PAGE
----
9     that are period when they were born, children were born in the Krajina,

10     they often didn't have papers at all because it was not a registered

11     city -- region.

12        Q.   This is under the citizenship law and the form a person would

13     fill out.  And as you can see, the date of these rules wasn't established

14     in 1995, it was 8 January 1992.

15             MR MISETIC:  If we could scroll down, please.

16        Q.   The record -- it says:  The records on citizenship have been

17     entered in a register of citizens of the Registry office of, and in the

18     municipality of," et cetera.

19             And now if I could show you next document, which is 1D40-0098.

20             Mrs. Rehn, this is a protocol between Serbia and Croatia in 2003.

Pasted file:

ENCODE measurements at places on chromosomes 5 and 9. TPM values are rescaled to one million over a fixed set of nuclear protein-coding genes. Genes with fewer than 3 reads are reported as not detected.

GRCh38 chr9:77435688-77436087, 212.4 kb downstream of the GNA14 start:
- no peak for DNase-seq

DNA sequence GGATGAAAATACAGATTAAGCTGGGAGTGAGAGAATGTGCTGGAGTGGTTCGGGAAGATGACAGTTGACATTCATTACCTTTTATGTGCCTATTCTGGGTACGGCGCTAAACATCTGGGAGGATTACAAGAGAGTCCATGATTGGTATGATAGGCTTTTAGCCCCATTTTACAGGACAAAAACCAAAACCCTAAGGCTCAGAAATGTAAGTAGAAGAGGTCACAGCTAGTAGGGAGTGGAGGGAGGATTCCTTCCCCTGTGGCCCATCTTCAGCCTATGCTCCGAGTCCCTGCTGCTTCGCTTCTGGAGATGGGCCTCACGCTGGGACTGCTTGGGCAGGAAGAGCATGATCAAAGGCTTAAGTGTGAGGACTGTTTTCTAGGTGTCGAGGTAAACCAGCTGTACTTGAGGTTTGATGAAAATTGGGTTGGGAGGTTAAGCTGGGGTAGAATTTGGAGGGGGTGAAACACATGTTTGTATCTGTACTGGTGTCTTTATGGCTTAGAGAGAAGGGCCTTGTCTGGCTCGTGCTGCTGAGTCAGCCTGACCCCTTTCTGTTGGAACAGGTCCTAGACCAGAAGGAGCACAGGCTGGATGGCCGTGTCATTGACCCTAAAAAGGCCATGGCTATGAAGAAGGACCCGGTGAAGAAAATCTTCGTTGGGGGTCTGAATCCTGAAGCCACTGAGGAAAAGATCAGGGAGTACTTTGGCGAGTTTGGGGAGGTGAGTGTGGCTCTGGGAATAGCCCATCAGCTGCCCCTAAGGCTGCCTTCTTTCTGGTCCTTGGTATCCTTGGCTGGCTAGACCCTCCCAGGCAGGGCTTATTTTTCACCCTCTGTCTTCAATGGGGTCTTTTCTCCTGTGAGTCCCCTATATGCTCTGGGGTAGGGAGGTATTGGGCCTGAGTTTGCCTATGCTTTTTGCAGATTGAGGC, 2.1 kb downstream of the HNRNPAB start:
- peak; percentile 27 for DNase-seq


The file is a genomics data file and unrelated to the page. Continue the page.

21     If you look at it, it's protocol of takeover where the government of

22     Serbia returns to Croatia, and you can go to the next pages, for the

23     benefit of the Court, the local registers that had been removed from

24     Croatia in 1995 and previously.  There are literally hundreds of town

25     registers that were returned in 2003.

Page 6591

 1             Can we go to the next page, please.

 2             Including the town of Knin, various towns in Sector South.  It

 3     gives you what years we're talking about.

 4             Were you aware at the time you were preparing your reports that

 5     Croatia had no central depository of information concerning individuals'

 6     birth records or other records necessary to establish citizenship?

 7        A.   In the material that you have, I have mentioned somewhere - I

 8     can't find it now - that one of the obstacles was that they had to go to

 9     Belgrade to get their papers.  It was told by some of the ministers,

10     Susak or Jarnjak.

11        Q.   And my last question for today is:  Having examined I assume as